Complex numbers are often drawn on an Argand diagram: the real part of the number is plotted on the horizontal axis and the imaginary part on the vertical axis. The diagram to the left shows the numbers of ten digits or less in base -1+i on an Argand diagram. The points form an order 10 dragon curve! In fact, plotting numbers of $$n$$ digits or less will draw an order $$n$$ dragon curve.
Numbers in base -1+i of ten digits or less plotted on an Argand diagram.
Brilliantly, we may now use known properties of dragon curves to discover properties of base -1+i. A level $$\infty$$ dragon curve covers the entire plane without intersecting itself: therefore every Gaussian integer (a number of the form $$a+\text{i} b$$ where $$a$$ and $$b$$ are integers) has a unique representation in base -1+i. The endpoints of dragon curves lie on a logarithmic spiral: therefore numbers of the form $$(-1+\text{i})^n$$, where $$n$$ is an integer, lie on a logarithmic spiral in the complex plane.
If you'd like to play with some dragon curves, you can download the Python code used to make the pictures here.

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2016-03-30
Take a piece of paper. Fold it in half in the same direction many times. Now unfold it. What pattern will the folds make?
I first found this question in one of Martin Gardner's books. At first, you might that the answer will be simple, but if you look at the shapes made for a few folds, you will see otherwise:
Dragon curves of orders 1 to 6.
The curves formed are called dragon curves as they allegedly look like dragons with smoke rising from their nostrils. I'm not sure I see the resemblance:
An order 10 dragon curve.
As you increase the order of the curve (the number of times the paper was folded), the dragon curve squiggles across more of the plane, while never crossing itself. In fact, if the process was continued forever, an order infinity dragon curve would cover the whole plane, never crossing itself.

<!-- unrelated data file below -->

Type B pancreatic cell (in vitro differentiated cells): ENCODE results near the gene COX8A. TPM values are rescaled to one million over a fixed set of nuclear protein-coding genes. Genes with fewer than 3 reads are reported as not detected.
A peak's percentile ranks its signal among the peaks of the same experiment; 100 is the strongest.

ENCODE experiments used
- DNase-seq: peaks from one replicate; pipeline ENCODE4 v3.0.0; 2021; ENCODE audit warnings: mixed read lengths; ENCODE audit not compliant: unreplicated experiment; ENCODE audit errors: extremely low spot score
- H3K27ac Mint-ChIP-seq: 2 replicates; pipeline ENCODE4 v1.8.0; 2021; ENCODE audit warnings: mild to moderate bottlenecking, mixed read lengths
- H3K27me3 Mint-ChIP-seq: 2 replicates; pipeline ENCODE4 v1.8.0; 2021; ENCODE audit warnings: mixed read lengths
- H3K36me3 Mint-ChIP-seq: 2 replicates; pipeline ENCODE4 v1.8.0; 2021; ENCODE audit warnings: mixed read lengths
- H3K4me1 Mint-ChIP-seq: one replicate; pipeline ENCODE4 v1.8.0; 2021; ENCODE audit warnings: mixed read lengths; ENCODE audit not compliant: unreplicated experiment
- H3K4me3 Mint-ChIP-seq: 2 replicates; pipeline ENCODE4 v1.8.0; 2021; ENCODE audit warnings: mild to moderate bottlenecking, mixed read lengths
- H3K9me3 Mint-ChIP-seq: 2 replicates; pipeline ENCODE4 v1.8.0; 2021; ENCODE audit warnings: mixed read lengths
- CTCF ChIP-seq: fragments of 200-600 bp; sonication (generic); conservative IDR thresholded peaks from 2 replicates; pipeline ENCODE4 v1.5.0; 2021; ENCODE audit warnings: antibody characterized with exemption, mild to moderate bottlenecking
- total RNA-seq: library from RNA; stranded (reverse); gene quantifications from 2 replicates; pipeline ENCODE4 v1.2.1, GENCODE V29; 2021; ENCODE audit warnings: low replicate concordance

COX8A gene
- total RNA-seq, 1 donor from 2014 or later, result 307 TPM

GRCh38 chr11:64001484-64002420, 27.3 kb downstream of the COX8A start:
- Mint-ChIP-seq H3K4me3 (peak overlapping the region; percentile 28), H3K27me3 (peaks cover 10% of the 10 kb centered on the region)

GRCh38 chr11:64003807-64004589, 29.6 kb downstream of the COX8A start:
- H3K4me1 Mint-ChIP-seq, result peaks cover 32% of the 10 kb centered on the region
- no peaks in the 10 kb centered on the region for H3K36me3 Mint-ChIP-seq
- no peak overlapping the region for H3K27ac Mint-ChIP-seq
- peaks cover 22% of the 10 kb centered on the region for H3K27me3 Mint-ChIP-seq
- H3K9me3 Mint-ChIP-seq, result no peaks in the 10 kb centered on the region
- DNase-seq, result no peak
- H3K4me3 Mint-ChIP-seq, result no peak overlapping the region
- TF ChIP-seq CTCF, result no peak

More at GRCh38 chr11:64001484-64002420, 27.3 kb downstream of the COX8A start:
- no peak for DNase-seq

This is not the only way to cover a plane with dragon curves: the curves tessellate.
When tiled, this picture demonstrates how dragon curves tessellate. For a demonstration, try obtaining infinite lives...
Dragon curves of different orders can also fit together:

### Drawing dragon curves

To generate digital dragon curves, first notice that an order $$n$$ curve can be made from two order $$n-1$$ curves:
This can easily be seen to be true if you consider folding paper: If you fold a strip of paper in half once, then $$n-1$$ times, each half of the strip will have made an order $$n-1$$ dragon curve. But the whole strip has been folded $$n$$ times, so is an order $$n$$ dragon curve.
Because of this, higher order dragons can be thought of as lots of lower order dragons tiled together. An the infinite dragon curve is actually equivalent to tiling the plane with a infinite number of dragons.
If you would like to create your own dragon curves, you can download the Python code I used to draw them from GitHub. If you are more of a thinker, then you might like to ponder what difference it would make if the folds used to make the dragon were in different directions.

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Comments in green were written by me. Comments in blue were not written by me.